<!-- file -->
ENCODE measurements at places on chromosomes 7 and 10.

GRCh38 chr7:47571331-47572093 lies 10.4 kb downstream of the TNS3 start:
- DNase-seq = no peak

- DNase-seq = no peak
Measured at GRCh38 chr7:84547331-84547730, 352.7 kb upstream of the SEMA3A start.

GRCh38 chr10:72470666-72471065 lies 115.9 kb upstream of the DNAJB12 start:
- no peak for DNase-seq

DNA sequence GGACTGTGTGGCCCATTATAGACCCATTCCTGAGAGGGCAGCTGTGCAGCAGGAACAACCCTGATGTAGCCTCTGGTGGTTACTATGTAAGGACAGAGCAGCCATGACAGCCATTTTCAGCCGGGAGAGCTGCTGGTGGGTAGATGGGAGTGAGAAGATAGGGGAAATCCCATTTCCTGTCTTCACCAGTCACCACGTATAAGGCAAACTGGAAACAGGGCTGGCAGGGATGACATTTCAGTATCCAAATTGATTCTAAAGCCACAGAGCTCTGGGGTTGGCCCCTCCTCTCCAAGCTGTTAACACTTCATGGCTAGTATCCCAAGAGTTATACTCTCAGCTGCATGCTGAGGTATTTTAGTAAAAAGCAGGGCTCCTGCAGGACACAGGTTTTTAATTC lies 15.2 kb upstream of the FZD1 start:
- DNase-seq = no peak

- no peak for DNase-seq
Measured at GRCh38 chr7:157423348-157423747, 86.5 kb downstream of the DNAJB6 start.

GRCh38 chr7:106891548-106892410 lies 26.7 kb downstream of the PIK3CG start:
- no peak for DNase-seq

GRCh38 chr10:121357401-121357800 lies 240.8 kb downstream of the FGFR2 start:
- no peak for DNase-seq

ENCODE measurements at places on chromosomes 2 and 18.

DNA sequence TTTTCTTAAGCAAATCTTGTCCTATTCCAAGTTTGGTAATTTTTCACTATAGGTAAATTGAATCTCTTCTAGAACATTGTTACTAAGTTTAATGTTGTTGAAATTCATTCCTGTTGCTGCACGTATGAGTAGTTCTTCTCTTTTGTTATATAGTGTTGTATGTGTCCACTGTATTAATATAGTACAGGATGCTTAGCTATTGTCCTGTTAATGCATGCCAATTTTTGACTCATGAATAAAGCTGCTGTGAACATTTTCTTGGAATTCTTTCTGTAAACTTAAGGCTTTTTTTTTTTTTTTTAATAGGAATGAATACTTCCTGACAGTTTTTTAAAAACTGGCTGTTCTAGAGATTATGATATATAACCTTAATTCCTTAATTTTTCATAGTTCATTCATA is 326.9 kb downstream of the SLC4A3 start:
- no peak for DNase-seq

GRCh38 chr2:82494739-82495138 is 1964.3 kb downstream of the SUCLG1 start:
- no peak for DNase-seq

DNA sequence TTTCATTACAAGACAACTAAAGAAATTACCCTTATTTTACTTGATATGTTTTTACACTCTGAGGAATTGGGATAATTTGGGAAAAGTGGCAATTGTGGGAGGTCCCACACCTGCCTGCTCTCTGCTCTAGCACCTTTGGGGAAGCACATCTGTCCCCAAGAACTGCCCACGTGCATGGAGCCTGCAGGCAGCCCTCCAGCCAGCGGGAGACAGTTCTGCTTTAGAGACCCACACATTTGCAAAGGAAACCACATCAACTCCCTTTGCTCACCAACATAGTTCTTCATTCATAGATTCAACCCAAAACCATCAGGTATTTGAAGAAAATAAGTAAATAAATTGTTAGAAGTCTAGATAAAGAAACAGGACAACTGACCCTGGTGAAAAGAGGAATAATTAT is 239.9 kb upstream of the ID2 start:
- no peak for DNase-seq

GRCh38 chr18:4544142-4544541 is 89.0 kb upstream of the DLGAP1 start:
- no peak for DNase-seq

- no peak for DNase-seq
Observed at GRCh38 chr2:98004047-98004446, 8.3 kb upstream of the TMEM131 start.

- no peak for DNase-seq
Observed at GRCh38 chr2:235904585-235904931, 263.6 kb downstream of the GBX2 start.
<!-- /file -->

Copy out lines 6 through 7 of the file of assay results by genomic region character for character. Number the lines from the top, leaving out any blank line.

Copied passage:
GRCh38 chr10:72470666-72471065 lies 115.9 kb upstream of the DNAJB12 start:
- no peak for DNase-seq